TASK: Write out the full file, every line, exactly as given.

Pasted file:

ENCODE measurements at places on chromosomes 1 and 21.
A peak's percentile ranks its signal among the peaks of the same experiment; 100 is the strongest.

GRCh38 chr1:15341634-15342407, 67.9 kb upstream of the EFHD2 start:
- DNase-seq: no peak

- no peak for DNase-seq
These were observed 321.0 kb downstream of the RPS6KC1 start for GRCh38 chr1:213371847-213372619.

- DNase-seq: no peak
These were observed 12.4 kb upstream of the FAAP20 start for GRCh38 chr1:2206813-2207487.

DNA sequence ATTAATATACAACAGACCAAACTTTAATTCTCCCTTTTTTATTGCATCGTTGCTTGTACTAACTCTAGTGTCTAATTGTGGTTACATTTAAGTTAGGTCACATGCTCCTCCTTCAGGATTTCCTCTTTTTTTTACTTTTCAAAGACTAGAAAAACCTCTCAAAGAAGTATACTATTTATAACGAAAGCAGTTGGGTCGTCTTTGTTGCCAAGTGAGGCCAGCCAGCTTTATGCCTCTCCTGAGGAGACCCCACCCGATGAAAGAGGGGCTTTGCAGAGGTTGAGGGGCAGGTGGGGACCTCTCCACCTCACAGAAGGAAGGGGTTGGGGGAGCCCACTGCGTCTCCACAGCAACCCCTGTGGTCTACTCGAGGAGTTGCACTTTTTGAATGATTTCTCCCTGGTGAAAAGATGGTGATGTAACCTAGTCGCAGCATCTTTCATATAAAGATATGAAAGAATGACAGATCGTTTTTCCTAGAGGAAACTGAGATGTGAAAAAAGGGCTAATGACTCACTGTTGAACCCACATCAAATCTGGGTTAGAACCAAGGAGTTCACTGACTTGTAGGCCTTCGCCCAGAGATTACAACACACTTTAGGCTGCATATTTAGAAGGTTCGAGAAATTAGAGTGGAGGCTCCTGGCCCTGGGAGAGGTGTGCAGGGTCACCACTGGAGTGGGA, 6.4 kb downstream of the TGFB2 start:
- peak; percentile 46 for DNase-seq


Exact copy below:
ENCODE measurements at places on chromosomes 1 and 21.
A peak's percentile ranks its signal among the peaks of the same experiment; 100 is the strongest.

GRCh38 chr1:15341634-15342407, 67.9 kb upstream of the EFHD2 start:
- DNase-seq: no peak

- no peak for DNase-seq
These were observed 321.0 kb downstream of the RPS6KC1 start for GRCh38 chr1:213371847-213372619.

- DNase-seq: no peak
These were observed 12.4 kb upstream of the FAAP20 start for GRCh38 chr1:2206813-2207487.

DNA sequence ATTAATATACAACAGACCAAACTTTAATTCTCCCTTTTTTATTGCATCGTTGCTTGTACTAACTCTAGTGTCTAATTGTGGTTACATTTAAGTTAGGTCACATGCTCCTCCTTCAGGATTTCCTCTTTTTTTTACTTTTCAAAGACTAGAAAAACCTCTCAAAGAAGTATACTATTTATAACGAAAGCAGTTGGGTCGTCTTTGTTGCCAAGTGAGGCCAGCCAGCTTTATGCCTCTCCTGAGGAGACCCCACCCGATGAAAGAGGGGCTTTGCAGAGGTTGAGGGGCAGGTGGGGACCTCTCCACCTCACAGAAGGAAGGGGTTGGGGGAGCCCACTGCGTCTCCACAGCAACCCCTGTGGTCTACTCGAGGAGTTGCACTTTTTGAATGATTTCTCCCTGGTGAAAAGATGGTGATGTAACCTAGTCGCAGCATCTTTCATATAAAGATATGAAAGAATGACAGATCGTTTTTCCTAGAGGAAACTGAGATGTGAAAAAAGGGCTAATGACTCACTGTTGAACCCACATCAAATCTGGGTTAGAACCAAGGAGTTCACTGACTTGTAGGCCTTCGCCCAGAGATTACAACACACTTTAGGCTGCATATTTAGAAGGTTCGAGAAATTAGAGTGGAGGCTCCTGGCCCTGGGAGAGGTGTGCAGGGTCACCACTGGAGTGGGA, 6.4 kb downstream of the TGFB2 start:
- peak; percentile 46 for DNase-seq